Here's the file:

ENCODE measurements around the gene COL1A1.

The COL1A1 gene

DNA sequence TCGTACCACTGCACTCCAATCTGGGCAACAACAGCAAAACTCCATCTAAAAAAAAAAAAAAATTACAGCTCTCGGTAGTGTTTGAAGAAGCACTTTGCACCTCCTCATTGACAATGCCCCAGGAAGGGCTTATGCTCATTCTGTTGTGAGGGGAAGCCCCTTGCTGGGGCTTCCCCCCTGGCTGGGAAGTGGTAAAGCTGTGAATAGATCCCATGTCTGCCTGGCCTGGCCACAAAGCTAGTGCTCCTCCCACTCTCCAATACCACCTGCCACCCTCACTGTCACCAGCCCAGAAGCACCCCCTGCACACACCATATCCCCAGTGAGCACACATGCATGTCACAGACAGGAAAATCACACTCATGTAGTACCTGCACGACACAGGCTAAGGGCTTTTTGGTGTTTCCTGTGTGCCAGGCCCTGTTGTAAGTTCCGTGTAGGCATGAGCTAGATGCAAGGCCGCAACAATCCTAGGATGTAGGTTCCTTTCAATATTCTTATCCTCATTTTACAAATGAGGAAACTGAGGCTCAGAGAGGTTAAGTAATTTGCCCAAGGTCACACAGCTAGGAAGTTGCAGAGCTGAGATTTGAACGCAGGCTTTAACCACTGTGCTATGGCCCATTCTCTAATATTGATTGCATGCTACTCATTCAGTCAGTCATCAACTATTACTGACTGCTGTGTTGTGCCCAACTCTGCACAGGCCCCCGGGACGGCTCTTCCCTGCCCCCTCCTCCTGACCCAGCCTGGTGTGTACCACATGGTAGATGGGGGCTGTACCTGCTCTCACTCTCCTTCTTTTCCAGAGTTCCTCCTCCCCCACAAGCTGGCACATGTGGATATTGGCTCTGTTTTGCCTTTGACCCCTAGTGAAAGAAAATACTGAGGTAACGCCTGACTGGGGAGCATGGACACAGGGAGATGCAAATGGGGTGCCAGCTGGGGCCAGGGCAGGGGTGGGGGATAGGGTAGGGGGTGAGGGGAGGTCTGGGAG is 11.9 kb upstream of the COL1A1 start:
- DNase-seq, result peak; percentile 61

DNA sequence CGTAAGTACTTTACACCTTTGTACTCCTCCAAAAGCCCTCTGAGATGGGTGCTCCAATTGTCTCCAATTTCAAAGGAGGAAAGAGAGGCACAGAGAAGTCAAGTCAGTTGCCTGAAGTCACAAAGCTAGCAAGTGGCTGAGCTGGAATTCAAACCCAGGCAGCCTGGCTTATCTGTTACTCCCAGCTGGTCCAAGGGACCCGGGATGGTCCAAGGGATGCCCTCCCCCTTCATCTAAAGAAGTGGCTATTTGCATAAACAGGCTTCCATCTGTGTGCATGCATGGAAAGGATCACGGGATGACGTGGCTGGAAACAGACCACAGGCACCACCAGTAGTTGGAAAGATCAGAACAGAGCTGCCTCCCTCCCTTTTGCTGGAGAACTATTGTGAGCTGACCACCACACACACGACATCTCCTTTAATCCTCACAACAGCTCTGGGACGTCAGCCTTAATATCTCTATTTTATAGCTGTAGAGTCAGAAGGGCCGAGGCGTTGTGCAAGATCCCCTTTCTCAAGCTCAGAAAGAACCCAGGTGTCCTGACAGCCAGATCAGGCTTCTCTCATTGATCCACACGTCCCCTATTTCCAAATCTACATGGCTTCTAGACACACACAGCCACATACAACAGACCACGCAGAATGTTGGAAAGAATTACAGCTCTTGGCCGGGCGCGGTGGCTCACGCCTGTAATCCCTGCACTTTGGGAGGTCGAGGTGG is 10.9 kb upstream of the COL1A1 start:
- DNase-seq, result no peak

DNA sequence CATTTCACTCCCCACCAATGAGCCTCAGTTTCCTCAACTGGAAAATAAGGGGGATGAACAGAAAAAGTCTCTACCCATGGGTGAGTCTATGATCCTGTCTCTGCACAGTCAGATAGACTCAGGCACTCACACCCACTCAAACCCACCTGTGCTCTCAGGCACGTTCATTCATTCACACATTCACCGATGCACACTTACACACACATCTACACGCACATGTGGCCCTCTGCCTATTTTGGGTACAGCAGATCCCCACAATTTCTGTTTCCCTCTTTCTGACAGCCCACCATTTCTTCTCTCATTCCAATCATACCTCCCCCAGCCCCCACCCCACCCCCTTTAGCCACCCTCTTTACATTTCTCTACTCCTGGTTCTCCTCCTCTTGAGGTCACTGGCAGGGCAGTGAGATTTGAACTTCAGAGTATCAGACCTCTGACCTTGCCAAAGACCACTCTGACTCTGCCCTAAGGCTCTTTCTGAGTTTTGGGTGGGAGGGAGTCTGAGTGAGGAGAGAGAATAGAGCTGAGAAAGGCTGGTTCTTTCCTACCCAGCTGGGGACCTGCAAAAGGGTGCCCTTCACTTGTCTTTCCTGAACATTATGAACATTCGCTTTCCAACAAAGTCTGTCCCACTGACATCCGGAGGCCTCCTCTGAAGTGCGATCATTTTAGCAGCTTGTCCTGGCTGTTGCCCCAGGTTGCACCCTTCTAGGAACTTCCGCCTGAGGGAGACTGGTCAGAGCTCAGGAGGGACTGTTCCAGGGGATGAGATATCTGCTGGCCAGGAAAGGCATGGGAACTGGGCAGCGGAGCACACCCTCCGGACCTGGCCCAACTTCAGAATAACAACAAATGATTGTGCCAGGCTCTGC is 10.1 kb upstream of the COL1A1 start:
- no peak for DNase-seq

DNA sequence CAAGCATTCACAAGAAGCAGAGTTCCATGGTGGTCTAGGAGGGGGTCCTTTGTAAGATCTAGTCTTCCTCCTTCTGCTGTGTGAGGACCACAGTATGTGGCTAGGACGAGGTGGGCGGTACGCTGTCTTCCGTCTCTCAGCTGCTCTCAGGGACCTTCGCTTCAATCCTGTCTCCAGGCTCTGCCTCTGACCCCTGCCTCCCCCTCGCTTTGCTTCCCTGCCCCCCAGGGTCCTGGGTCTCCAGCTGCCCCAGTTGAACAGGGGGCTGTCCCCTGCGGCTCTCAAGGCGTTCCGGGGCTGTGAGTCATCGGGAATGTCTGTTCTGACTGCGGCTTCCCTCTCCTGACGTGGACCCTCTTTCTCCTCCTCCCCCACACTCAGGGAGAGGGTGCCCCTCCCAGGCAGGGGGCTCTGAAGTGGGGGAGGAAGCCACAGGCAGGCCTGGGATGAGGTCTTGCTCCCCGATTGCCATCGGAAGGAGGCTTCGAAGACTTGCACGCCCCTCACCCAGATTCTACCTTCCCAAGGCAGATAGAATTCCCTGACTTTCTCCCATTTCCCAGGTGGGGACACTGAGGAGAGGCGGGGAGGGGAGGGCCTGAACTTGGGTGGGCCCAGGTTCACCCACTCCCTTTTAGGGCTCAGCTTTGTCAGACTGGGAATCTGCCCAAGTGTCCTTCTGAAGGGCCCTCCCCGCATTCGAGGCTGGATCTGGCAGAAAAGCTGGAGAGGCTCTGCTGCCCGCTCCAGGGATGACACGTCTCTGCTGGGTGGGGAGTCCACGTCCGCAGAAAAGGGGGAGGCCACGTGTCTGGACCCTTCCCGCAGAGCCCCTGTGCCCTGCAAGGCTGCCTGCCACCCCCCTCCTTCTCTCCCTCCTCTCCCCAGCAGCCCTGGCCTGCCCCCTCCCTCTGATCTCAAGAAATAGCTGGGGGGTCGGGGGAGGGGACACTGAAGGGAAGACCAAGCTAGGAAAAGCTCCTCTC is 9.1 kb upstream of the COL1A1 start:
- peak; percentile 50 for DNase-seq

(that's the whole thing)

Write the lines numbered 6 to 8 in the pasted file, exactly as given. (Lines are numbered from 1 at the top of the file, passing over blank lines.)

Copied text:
- DNase-seq, result no peak

DNA sequence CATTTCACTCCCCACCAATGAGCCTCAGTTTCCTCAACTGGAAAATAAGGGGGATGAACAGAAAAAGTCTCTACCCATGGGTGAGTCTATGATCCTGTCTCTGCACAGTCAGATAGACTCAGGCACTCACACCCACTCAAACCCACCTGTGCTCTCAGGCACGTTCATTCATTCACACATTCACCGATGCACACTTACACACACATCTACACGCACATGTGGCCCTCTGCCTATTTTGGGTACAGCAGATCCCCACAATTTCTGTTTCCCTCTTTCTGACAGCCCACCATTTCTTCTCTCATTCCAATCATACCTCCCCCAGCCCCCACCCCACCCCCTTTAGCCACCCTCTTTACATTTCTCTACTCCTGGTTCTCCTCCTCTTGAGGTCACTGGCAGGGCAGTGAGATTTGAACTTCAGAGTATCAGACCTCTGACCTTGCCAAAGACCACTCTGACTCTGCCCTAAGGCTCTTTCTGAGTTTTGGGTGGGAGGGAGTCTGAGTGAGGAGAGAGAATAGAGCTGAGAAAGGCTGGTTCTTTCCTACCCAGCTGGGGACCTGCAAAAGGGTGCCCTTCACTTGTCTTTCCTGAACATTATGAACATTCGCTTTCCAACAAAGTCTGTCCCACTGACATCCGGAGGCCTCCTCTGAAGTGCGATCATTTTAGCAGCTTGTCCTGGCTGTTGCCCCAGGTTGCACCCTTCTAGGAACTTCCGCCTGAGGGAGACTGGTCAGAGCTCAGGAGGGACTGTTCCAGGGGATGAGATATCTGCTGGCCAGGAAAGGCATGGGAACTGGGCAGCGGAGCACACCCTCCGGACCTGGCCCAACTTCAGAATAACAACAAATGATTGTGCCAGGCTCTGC is 10.1 kb upstream of the COL1A1 start:
- no peak for DNase-seq